As previously stated in Part I , Dorothy just wanted to get home after she found Oz. Home was the place where she felt loved and safe.
After Julie Bogart’s keynote address (titled The Invisible Education) during the Brave Writer Be Good to You Retreat, I started thinking about Dorothy’s friends: The Scarecrow, The Tin Man, and the Lion and noticed an important link. In order for us to make our homes HOME, we all need the same things those characters did.
We all need A Brain, A Heart, & Courage.
(for reference sake, I’m going to base my discussion on the movie version of Baum’s novel and not the novel itself. And, although the English major in me wants to qualify endlessly, let’s just agree that this is how my memory of the movie connected to Julie Bogart’s presentation.)
ScareCrow: Growing the Brain We Have
Four travelers looking for what they thought was missing from their lives.
Four travelers searching for the Wizard they hoped would solve their problems.
Just as Dorothy and her friends searched for the Wizard of Oz, many homeschool moms are searching for answers they suspect lie beyond themselves. Answers that can only be provided by someone else. We search Pinterest, FaceBook groups, Blogs, and more looking for the Wizard, the magic pill, that will cure all of our homeschooling woes. But guess what, the Wizard isn’t real. And what you’re looking for is closer than you think.*
Let’s take a minute to think about the Scarecrow. Despite the fact that the Scarecrow obviously has a brain, we realize it just isn’t very developed.
What does “having a brain” look like as we try to “retool our understanding of home to support learning”?
I think Charlotte Mason has a pretty good grip on that. As a turn of the century, boundary-pushing, tradition-breaking woman, Charlotte Mason held some quite revolutionary beliefs. One was that children should be treated as persons. In today’s world, that might make you say “well, duh!” But in the late 1800s and early 1900s, children were not exactly respected as individuals. Seen and not heard and often used as pawns in the hands of factory owners, few children received a complete education and many lacked access to even a basic education.
With that in mind, Charlotte Mason continued to develop her philosophy regarding children and education. Many homeschool families ascribe to her philosophy and educational approach. In volume 3 of her writings, she states that mother’s owe a “thinking love” to their children. She writes:
We are waking up to our duties, and in proportion, as mothers become more highly educated and efficient, they will doubtless feel the more strongly that the education of their children during the first six years of life is an undertaking hardly to be entrusted to any hands but their own. And they will take it up as their profession––that is, with the diligence, regularity, and punctuality which men bestow on their professional labours.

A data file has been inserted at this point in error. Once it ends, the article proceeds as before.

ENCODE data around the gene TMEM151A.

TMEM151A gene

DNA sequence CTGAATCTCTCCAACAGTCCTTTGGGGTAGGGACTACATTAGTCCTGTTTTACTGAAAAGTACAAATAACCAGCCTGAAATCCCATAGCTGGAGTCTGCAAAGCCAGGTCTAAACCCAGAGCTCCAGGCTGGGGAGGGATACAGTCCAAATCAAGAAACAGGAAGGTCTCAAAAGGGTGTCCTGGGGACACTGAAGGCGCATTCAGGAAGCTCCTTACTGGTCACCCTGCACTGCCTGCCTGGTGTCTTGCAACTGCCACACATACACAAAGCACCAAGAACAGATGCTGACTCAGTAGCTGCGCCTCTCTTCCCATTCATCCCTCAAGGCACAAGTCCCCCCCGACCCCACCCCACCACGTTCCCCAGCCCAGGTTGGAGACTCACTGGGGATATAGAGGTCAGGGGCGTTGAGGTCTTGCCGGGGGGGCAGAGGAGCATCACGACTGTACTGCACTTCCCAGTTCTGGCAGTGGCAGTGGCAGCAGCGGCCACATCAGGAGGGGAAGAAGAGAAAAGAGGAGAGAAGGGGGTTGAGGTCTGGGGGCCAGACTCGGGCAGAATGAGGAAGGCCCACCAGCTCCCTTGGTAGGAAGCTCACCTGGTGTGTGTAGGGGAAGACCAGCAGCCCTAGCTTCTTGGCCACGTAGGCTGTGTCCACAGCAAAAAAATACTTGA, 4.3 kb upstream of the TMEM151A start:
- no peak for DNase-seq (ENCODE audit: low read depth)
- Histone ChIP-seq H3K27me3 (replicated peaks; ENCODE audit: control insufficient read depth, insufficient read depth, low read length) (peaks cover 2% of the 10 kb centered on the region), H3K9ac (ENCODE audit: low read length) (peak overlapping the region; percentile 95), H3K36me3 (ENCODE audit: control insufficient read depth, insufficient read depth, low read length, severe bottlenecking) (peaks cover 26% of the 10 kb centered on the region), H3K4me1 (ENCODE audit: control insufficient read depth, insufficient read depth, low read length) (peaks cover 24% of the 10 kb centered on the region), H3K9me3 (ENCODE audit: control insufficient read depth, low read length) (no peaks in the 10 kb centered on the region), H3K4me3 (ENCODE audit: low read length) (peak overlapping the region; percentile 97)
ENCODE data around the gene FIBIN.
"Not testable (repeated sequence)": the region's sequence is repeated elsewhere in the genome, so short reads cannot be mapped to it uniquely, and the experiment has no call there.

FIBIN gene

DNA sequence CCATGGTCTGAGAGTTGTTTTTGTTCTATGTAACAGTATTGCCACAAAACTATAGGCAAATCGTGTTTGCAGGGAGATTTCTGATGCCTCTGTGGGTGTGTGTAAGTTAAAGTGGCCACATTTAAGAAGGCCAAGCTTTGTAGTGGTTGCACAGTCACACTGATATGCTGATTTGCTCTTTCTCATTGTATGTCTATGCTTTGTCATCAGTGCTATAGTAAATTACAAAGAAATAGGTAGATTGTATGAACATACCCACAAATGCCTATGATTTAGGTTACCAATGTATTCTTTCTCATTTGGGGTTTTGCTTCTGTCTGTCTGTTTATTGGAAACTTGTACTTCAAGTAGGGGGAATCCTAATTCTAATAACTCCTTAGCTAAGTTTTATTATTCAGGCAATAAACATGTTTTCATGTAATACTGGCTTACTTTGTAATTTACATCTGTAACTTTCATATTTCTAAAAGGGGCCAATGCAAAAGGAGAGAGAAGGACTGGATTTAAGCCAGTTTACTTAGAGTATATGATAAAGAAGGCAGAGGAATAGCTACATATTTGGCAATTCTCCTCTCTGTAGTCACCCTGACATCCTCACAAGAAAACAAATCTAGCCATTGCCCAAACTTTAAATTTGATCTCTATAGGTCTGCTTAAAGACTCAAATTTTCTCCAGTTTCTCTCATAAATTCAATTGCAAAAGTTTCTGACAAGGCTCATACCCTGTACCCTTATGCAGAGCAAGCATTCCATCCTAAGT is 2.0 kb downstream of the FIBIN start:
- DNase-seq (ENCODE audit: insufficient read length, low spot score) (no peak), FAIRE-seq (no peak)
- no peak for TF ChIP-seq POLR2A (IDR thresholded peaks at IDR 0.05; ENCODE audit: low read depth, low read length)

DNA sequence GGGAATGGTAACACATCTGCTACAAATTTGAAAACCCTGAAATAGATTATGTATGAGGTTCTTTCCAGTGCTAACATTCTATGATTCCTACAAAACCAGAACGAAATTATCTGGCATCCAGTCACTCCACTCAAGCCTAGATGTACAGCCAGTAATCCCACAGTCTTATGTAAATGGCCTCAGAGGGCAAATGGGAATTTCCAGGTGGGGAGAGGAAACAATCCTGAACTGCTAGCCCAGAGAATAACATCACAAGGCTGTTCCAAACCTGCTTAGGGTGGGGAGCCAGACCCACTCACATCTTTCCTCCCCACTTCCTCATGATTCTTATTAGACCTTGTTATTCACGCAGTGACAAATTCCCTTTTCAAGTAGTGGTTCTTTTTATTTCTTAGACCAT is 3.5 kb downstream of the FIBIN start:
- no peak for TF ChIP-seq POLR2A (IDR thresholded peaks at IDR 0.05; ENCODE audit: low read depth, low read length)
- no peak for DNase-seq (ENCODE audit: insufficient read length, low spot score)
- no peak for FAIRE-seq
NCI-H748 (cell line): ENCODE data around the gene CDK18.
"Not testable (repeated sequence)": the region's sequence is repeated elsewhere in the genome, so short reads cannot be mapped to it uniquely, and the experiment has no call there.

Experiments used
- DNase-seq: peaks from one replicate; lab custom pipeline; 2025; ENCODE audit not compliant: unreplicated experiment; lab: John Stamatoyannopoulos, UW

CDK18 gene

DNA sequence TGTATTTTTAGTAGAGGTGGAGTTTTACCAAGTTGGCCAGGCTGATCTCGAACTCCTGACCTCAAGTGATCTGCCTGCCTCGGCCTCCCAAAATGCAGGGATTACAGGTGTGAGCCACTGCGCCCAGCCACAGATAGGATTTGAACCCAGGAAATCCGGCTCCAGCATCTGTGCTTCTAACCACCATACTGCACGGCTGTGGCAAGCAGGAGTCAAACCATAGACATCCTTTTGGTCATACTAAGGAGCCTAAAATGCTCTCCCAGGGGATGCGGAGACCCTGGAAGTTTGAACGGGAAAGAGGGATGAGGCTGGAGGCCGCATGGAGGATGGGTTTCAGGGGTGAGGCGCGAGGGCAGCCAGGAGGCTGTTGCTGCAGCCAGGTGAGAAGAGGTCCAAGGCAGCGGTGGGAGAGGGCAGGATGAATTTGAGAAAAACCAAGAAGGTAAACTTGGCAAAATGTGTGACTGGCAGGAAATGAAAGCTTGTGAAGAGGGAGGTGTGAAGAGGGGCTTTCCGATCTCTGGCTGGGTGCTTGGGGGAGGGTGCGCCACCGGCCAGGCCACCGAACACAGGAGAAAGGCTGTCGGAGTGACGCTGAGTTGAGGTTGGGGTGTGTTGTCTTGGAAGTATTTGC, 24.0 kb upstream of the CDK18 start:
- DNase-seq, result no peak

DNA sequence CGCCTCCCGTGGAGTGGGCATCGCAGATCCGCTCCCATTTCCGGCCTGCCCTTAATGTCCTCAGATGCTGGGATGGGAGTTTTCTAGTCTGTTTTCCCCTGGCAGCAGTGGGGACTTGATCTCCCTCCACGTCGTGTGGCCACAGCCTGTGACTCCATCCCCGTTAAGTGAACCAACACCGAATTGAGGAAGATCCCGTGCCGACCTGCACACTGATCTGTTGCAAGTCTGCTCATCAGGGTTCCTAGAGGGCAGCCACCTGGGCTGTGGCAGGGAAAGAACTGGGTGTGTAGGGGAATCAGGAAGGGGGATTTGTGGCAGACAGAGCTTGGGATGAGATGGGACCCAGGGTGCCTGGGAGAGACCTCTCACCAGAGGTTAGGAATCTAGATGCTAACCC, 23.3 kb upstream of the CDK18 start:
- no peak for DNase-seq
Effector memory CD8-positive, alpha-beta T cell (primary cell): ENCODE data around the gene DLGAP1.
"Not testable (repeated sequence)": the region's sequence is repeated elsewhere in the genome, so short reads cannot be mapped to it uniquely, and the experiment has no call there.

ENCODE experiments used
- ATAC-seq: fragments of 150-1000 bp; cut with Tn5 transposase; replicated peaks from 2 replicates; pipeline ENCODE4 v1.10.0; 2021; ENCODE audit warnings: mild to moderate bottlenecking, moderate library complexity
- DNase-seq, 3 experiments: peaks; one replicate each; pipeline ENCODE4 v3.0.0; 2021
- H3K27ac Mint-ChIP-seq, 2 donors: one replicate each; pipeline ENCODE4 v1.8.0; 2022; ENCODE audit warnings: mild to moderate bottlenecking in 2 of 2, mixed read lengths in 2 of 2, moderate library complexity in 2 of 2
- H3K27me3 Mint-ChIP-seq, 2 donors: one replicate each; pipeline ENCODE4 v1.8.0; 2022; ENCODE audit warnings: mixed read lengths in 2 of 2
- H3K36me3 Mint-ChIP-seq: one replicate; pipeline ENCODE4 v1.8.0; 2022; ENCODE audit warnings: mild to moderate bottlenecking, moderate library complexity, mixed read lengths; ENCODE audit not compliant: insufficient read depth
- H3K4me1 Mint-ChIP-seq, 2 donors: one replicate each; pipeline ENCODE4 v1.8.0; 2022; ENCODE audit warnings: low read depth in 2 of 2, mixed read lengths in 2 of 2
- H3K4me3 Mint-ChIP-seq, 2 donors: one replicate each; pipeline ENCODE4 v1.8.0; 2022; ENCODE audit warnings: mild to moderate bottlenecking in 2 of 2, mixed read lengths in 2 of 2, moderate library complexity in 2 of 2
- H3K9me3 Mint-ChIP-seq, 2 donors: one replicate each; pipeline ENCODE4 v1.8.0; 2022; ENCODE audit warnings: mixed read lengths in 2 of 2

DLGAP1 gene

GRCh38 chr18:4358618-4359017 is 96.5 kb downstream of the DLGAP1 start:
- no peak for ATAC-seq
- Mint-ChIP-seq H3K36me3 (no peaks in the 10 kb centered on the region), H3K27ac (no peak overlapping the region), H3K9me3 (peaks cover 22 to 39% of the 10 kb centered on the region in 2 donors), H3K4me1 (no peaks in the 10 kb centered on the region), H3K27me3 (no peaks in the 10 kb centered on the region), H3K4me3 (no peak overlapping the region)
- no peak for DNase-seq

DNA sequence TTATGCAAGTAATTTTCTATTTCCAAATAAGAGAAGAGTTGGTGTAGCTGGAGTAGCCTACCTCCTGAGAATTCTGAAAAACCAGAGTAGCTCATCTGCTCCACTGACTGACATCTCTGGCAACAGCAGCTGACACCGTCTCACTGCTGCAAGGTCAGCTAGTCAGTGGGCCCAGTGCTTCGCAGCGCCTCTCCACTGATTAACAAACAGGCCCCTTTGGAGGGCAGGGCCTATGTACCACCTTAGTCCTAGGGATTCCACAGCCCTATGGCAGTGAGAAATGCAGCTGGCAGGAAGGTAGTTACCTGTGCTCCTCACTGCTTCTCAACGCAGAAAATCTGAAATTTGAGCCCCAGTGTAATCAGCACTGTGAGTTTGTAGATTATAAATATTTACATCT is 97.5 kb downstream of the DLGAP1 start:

That the mother may know what she is about, may come thoroughly furnished to her work, she should have something more than a hearsay acquaintance with the theory of education, and with those conditions of the child’s nature upon which such theory rests.
She understands that, as Pestalozzi wrote, “Maternal love is the first agent in education.”
You, mother, have all you need to educate your child.
You have LOVE for your child.
You are the Wizard you’ve been searching for.
However, in order to “take up” the task of homeschooling, Mason encourages us to work at it with diligence, regularity, and punctuality (which I’m going to rename time).
She encourages us to know what we are about. Since we are about educating our children, do we know them? Have we taken time to consider the very people we are educating? I know that we study and research curriculum and methods, but have we studied our own children? Do we know them? (side note: Joining the Homeschool Alliance and doing the July Planning month helped me study my children in a unique yet powerful way.)
This is a thinking love.
A Thinking Love: Diligence. Regularity. Time.
None of those things require advanced degrees, teaching experience, or even developed skills. They really just require dedication and love.
So as you journey down the yellow brick road of homeschooling, don’t get lost looking for the elusive wizard. Take your love and turn it into a thinking love so you can better connect with your children.
As Julie reminded us, pour into the atmosphere of our homes.
As Charlotte Mason tells us, grow our Thinking Love.
Then our homes will support all the learning that takes place.
*(I realize there a legitimate issues like learning difficulties, behavioral disorders, and more that require an outside voice. In those circumstances, outside help is valid and often necessary).
So tell me, do you come thoroughly furnished to your work?
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